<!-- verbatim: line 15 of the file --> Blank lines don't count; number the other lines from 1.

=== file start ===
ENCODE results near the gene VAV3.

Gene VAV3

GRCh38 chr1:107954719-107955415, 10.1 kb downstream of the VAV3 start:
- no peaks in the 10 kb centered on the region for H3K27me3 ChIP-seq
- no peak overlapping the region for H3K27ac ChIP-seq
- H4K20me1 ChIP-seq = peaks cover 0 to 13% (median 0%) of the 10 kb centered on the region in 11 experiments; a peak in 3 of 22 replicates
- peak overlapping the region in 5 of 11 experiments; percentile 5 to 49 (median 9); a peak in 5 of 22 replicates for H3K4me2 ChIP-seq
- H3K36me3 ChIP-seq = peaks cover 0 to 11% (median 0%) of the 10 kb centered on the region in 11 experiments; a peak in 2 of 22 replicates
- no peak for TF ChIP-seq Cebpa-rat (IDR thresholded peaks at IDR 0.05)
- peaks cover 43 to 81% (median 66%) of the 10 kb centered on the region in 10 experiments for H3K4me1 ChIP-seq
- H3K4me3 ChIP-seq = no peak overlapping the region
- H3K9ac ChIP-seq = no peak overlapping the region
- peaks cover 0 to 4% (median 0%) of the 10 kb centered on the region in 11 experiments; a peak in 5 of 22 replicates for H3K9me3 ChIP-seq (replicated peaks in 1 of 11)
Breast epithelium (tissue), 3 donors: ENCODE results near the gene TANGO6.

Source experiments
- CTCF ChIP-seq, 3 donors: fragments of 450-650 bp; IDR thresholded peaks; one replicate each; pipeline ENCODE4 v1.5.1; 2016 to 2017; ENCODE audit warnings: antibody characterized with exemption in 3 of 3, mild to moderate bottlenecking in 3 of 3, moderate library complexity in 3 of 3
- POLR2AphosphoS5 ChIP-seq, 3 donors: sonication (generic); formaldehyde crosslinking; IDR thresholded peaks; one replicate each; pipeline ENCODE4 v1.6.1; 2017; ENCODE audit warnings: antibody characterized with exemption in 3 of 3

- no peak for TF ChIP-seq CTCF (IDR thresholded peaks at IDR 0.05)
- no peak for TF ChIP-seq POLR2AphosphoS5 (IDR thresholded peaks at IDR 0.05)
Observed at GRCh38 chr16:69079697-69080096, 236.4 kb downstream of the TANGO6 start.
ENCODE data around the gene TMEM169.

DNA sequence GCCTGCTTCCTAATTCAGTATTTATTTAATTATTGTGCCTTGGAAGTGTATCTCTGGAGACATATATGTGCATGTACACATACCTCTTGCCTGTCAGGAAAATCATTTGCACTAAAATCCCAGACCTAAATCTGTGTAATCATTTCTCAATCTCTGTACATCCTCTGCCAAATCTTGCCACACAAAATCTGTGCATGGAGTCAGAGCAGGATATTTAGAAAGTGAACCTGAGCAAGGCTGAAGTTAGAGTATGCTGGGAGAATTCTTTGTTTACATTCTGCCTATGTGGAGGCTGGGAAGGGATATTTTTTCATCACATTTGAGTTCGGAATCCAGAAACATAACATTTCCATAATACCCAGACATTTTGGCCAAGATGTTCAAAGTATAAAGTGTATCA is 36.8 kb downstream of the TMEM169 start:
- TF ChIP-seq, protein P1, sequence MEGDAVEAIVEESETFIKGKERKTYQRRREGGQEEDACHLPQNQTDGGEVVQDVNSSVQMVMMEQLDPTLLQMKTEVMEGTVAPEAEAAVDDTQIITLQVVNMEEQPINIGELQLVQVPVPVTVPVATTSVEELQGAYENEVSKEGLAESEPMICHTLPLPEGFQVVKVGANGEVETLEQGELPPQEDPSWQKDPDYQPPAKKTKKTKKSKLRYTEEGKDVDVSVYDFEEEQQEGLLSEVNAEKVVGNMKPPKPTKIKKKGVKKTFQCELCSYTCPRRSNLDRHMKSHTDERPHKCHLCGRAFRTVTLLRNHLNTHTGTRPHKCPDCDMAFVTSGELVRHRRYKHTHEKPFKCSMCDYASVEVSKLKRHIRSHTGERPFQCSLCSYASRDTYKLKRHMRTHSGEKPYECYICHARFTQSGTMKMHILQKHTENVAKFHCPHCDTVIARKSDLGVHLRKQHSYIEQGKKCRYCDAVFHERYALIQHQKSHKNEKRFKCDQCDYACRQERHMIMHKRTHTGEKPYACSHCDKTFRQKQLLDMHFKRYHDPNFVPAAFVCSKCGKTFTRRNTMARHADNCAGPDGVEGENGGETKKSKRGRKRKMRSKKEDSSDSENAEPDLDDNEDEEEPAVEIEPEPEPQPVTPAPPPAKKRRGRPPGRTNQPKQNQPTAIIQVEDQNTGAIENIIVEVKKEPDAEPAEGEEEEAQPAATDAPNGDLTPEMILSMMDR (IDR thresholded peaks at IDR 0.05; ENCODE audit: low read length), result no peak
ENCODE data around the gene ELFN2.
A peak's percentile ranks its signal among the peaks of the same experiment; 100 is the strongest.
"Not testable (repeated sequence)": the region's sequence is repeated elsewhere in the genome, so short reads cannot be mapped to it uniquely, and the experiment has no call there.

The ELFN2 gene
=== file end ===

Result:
Source experiments